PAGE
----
The Moon and Health
Have you ever witnessed odd behavior and attributed it to the full moon? For centuries, the moon and how it affects us has been a focus of mythology and folklore. Consider the word “lunacy.” It dates back to the 15th century, when it was commonly believed that the moon and its phases could cause aggression or other behaviors. In some cultures, the moon is worshiped, and in others it holds a darker tone (werewolves!). Is there scientific evidence behind whether or how the moon affects us?
All organisms have natural biological cycles. The moon, with its month-long cycle, exerts a gravitational pull on Earth powerful enough to affect the ocean tides. Given that our bodies are made up of roughly 60% water, isn’t it reasonable that we may be impacted as well?
It is interesting that several species have adapted their biological cycles to line up with the lunar cycle. For example, the reproductive cycles of marine animals (including tropical corals, annelid worms, and multiple other species) adjust their feeding, migration, molting and more on the moon’s cycle. Another obvious example is the (typically) 28-day human menstrual cycle.
How might lunar cycles affect our sleep? Well controlled studies on sleep and the moon have shown conflicting results. One showed 20% lower levels of melatonin during full moon, and a few studies from 2021 showed a correlation between full moons and decreased sleep. Many studies were performed in well-lit sleep labs, making conclusions questionable. It’s clear that bright light from cell phones, televisions, computer screens, and certainly full moons, impacts our ability to fall asleep and to stay asleep. This makes such studies difficult to perform and analyze.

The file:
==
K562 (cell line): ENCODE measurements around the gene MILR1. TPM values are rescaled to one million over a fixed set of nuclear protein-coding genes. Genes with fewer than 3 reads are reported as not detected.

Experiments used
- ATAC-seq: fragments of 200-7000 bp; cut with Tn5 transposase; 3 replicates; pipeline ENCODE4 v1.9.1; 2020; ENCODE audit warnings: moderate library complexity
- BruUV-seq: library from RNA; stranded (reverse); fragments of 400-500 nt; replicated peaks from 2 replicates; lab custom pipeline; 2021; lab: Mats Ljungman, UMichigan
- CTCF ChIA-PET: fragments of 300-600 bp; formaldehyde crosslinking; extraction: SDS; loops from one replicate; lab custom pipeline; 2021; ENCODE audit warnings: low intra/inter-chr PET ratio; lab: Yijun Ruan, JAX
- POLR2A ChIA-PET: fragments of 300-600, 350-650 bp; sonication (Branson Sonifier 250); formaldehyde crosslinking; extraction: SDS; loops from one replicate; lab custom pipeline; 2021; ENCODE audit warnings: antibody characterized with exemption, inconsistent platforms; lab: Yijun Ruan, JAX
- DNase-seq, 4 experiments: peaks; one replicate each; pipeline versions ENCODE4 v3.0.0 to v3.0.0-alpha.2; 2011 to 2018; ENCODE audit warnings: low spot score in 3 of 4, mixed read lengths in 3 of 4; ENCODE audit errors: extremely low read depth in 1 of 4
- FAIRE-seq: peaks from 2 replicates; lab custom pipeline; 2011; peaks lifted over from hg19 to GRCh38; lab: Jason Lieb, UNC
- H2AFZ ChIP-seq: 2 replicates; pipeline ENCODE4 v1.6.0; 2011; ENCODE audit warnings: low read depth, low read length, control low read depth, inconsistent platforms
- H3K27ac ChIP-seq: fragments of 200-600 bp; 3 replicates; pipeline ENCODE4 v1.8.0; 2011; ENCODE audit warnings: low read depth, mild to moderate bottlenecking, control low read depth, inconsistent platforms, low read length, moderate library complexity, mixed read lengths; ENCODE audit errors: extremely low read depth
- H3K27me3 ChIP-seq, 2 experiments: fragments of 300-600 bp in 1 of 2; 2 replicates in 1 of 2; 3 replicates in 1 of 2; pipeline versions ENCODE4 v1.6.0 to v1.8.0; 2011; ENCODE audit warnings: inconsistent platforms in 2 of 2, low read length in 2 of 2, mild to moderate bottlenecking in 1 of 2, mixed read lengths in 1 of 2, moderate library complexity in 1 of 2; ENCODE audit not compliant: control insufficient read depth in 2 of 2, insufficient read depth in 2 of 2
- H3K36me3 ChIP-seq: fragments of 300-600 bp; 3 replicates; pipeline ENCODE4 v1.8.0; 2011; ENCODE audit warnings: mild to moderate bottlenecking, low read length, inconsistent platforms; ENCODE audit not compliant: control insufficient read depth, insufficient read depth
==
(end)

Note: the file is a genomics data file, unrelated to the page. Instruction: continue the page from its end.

How might the phases of the moon affect mood and mental health? It is clear that various environmental factors can play a significant role in mood swings and act as a trigger for depression and anxiety. One small study on those with bipolar disorders found that they cycled between depression and mania in sync with the lunar cycle. Clearly, more research is needed.
We’ve all heard about the full moon causing altered behavior, higher birth rates, increased visits to emergency rooms, and higher crime rates. However, scientists today generally believe that while there is indeed a correlation between lunar cycles and various activities, no causation has been proven.
My instincts tell me that the cycles of the moon may very well affect our health and behavior, but scientific studies have not proven it. I suspect that most of us will continue to believe that there is an effect, and as a result, our behavior might change, based on this belief. The power of belief looms large in folklore, mythology and religion, and it makes sense that the power of belief in science as well may have a direct impact on our physical, mental and emotional health.